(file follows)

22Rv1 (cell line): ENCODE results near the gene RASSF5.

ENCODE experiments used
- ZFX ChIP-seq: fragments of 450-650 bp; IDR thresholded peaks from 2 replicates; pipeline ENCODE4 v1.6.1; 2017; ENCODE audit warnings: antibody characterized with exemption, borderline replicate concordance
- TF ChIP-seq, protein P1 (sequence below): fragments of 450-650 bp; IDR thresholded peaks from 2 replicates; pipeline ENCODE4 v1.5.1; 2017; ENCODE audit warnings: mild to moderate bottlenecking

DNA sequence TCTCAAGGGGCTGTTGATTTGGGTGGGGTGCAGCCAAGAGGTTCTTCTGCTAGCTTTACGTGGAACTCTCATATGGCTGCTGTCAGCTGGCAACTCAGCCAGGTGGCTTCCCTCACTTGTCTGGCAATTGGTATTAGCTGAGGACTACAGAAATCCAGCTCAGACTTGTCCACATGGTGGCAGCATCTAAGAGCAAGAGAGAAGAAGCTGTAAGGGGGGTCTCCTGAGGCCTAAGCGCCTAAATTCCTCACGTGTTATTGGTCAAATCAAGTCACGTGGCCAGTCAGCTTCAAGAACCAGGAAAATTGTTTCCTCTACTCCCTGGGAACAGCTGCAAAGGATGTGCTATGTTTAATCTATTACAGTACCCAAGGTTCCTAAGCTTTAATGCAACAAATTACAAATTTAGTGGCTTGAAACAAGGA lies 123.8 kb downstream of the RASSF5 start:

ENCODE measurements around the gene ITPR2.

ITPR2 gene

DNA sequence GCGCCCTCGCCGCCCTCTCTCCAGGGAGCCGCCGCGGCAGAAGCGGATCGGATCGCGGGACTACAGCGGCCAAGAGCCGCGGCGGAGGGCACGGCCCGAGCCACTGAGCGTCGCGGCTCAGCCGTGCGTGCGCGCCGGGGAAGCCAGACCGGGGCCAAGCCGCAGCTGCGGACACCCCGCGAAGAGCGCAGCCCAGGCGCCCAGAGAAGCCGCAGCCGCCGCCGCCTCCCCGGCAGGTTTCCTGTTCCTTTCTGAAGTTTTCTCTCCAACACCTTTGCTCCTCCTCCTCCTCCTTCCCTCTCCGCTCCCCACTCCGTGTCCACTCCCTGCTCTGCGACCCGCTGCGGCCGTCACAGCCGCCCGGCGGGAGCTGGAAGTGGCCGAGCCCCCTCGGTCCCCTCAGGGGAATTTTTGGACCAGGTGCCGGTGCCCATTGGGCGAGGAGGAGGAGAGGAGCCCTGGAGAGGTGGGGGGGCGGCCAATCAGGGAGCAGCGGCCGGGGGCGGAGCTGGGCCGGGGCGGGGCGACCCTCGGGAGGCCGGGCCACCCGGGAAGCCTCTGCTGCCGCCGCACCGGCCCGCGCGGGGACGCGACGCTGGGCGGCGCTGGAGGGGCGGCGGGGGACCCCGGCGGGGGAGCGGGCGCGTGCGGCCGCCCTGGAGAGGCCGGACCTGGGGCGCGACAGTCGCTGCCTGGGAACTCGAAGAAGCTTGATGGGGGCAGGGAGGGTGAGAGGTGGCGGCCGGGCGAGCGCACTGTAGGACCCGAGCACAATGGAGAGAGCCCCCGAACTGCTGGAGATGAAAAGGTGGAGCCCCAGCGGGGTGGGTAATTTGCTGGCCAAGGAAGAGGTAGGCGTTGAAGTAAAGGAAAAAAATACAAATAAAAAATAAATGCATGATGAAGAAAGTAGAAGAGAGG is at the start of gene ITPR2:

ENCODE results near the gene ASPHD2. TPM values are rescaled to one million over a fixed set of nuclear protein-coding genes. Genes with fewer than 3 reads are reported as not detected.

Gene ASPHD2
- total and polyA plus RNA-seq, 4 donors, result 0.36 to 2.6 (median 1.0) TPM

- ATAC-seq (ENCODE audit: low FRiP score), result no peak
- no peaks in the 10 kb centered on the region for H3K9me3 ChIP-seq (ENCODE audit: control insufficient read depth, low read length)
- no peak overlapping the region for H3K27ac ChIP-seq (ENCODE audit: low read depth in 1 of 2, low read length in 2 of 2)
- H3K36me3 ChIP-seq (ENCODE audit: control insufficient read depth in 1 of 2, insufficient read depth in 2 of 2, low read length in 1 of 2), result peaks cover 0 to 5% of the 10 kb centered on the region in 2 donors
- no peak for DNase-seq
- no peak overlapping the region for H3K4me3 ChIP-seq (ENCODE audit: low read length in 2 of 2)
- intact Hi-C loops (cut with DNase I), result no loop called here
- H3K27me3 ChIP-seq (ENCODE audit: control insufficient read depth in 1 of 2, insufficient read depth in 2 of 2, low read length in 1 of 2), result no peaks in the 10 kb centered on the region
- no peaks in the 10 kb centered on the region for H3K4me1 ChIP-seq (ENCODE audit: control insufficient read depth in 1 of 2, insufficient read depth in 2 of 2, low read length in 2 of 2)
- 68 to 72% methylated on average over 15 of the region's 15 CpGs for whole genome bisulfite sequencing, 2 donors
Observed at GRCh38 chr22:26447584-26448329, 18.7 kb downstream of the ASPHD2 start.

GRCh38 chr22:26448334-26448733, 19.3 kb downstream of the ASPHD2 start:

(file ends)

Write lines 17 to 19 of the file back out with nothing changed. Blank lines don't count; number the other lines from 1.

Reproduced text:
- no peak overlapping the region for H3K4me3 ChIP-seq (ENCODE audit: low read length in 2 of 2)
- intact Hi-C loops (cut with DNase I), result no loop called here
- H3K27me3 ChIP-seq (ENCODE audit: control insufficient read depth in 1 of 2, insufficient read depth in 2 of 2, low read length in 1 of 2), result no peaks in the 10 kb centered on the region